Escherichia coli O157 outbreaks in the United States, 2003–2012

Infections with the Shiga toxin–producing bacterium Escherichia coli O157 can cause severe illness and death.

e.coli.O157.strawberryWe summarized reported outbreaks of E. coli O157 infections in the United States during 2003–2012, including demographic characteristics of patients and epidemiologic findings by transmission mode and food category.

We identified 390 outbreaks, which included 4,928 illnesses, 1,272 hospitalizations, and 33 deaths. Transmission was through food (255 outbreaks, 65%), person-to-person contact (39, 10%), indirect or direct contact with animals (39, 10%), and water (15, 4%); 42 (11%) had a different or unknown mode of transmission. Beef and leafy vegetables, combined, were the source of >25% of all reported E. coli outbreaks and of >40% of related illnesses.

Outbreaks attributed to foods generally consumed raw caused higher hospitalization rates than those attributed to foods generally consumed cooked (35% vs. 28%). Most (87%) waterborne E. coli outbreaks occurred in states bordering the Mississippi River. 

181 sick with Salmonella from chicks

The U.S Centers for Disease Control and Prevention reports that public health, veterinary, and agriculture officials in many states and the U.S. Department of Agriculture’s Animal and Plant Health Inspection Service (USDA-APHIS) are investigating four multistate outbreaks of human Salmonella infections linked to contact with live poultry.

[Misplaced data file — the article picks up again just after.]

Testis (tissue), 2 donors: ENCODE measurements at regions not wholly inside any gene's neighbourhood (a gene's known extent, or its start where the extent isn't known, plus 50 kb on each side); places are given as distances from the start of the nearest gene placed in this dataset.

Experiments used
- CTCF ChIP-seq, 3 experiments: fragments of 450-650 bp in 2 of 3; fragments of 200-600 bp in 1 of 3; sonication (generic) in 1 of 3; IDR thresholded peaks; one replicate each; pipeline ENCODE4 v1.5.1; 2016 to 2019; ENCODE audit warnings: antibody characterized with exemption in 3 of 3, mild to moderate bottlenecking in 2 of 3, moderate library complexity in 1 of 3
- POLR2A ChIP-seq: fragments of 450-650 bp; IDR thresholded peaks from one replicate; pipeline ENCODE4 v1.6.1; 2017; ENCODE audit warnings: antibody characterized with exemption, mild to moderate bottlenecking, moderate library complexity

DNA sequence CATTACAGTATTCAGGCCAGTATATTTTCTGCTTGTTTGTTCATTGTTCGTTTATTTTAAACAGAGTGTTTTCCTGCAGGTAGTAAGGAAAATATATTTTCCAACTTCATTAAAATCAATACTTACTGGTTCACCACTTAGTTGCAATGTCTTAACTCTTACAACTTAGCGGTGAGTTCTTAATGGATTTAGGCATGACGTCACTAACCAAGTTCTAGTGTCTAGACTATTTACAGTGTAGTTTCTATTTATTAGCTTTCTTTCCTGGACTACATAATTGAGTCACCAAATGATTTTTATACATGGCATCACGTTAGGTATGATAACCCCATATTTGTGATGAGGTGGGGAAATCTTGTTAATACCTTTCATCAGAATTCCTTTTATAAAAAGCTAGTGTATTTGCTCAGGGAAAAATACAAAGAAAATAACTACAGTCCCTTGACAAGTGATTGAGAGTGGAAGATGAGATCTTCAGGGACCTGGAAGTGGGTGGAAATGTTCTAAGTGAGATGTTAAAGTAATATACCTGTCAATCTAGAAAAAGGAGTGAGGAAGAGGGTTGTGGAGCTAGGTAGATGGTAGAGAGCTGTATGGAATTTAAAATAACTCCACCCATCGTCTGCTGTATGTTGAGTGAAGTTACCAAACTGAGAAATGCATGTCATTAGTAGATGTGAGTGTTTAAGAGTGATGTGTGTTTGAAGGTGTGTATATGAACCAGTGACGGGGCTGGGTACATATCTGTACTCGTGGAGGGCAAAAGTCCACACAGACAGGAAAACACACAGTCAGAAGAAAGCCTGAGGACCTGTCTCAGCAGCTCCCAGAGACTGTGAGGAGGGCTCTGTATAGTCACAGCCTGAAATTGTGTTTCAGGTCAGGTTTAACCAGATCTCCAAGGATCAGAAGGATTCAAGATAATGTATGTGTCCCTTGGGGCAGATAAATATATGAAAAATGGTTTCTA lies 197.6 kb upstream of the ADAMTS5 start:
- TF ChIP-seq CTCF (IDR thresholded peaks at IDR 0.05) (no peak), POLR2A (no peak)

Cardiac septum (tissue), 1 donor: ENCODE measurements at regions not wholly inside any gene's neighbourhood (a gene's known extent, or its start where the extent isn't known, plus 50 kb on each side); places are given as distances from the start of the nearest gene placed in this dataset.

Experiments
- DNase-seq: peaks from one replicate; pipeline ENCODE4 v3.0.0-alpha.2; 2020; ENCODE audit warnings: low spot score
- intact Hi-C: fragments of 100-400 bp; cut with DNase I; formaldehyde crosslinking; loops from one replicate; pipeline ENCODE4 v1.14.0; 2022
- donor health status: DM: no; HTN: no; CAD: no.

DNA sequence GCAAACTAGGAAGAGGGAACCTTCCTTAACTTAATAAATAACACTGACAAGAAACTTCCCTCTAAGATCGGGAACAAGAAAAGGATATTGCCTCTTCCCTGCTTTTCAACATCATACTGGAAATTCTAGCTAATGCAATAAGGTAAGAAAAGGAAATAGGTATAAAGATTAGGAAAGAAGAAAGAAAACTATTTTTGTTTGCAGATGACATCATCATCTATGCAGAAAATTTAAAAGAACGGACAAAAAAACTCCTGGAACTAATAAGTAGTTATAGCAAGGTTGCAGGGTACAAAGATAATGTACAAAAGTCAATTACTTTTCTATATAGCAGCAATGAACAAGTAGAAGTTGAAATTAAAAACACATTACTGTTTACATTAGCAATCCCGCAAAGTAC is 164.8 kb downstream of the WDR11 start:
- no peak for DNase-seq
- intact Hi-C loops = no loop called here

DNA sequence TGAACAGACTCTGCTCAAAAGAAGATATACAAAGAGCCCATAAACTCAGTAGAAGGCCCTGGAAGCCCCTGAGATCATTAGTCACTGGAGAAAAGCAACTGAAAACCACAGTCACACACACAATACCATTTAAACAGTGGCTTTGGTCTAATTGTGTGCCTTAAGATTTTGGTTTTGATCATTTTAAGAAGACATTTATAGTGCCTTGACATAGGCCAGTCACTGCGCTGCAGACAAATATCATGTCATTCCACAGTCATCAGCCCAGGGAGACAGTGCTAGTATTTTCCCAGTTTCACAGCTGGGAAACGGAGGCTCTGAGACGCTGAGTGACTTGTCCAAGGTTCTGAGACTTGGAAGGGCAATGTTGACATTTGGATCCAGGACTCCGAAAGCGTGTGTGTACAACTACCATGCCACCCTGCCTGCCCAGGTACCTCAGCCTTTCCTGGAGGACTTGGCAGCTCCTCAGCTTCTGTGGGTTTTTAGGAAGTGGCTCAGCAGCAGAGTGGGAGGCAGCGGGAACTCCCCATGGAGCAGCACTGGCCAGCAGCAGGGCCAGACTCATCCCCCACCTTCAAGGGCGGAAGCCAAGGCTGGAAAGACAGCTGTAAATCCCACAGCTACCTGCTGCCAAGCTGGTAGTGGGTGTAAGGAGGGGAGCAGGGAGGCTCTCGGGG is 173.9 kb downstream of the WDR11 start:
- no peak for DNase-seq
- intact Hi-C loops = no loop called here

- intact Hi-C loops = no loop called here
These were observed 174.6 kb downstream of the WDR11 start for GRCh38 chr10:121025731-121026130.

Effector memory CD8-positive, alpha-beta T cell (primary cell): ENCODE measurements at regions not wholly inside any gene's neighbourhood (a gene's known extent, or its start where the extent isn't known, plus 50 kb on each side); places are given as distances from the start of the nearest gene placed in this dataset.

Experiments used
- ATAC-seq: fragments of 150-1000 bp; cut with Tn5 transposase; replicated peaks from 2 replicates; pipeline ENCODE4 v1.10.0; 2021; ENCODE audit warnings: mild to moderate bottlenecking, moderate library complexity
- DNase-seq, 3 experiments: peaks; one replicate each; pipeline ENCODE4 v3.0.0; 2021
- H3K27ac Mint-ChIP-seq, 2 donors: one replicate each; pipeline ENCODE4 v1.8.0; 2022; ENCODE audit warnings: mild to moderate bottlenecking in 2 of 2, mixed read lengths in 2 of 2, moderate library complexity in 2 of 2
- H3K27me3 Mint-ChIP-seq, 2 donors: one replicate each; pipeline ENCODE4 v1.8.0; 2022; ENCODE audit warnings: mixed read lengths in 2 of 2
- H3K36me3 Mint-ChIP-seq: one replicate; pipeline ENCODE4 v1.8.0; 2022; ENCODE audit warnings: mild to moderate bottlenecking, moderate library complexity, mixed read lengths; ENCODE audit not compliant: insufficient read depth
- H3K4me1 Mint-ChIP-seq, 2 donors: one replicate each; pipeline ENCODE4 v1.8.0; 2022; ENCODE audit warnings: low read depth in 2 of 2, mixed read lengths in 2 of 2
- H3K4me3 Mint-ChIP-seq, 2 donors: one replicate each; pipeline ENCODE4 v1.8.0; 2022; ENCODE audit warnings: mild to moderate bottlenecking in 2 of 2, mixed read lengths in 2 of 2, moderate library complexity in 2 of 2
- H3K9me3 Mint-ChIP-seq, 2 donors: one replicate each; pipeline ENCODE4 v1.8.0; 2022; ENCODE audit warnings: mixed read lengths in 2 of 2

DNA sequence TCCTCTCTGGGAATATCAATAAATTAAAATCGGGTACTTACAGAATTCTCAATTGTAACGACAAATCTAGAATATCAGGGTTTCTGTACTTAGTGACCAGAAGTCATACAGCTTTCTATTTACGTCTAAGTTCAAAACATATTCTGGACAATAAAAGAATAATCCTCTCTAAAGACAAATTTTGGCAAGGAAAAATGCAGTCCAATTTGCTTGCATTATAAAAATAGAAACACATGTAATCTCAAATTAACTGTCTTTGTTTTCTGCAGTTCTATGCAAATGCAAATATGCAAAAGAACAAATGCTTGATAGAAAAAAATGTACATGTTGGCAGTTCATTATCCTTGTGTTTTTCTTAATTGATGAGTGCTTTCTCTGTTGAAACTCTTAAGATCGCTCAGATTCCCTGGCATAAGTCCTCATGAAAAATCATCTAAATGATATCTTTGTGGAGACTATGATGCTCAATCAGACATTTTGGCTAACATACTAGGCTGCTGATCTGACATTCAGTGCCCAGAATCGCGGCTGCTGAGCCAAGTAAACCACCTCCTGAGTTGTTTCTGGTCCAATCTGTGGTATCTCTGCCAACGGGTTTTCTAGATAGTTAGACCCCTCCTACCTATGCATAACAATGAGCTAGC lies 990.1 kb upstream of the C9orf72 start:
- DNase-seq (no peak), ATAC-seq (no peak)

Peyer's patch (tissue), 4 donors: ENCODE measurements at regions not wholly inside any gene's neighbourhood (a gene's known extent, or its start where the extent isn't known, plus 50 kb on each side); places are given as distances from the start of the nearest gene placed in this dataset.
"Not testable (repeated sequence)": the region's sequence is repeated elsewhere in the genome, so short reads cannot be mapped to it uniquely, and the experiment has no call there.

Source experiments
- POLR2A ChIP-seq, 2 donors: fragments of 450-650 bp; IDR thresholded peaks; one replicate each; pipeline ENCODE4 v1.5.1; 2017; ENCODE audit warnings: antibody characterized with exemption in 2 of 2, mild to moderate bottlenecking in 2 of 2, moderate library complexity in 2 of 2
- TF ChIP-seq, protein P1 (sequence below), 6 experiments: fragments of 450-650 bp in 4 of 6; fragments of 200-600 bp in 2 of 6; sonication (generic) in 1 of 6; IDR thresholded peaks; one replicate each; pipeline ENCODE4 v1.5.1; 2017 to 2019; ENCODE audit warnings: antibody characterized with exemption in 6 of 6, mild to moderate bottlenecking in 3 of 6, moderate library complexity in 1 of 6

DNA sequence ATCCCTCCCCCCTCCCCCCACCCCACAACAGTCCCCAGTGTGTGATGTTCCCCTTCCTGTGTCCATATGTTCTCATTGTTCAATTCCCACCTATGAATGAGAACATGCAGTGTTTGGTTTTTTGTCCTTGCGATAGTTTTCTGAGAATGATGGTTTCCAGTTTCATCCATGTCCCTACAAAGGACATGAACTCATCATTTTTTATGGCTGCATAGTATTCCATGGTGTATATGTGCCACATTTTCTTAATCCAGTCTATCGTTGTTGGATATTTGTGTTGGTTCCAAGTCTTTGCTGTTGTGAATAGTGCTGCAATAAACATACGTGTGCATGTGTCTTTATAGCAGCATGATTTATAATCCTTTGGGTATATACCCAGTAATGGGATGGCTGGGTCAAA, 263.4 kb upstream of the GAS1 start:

OLYMPUS DIGITAL CAMERAAs of June 29, 2015, 181 people infected with the outbreak strains of Salmonella have been reported from 40 states.

33 ill people have been hospitalized. No deaths have been reported.

Epidemiologic, laboratory, and traceback findings have linked these four outbreaks of human Salmonella infections to contact with chicks, ducklings, and other live poultry from multiple hatcheries.

Eighty-two (86%) of the 95 ill people who were interviewed reported contact with live poultry in the week before their illness began.

CDC’s National Antimicrobial Resistance Monitoring System (NARMS) laboratory conducted antibiotic resistance testing on Salmonella isolates collected from seven ill people infected with one of the outbreak strains.

All seven isolates were susceptible to all antibiotics tested on the NARMS panel.

Antibiotic resistance testing continues on additional isolates collected from ill people infected with the outbreak strains.

Backyard flock owners should take steps to protect themselves and their families:

Always wash hands thoroughly with soap and water right after touching live poultry or anything in the area where the birds live and roam.

Do not let live poultry inside the house.


Almost 1800 sickened: It’s summer (up north), but beware the water

Outbreaks of illness associated with recreational water use result from exposure to chemicals or infectious pathogens in recreational water venues that are treated (e.g., pools and hot tubs or spas) or untreated (e.g., lakes and oceans).

caddyshackFor 2011–2012, the most recent years for which finalized data were available, public health officials from 32 states and Puerto Rico reported 90 recreational water–associated outbreaks to CDC’s Waterborne Disease and Outbreak Surveillance System (WBDOSS) via the National Outbreak Reporting System (NORS).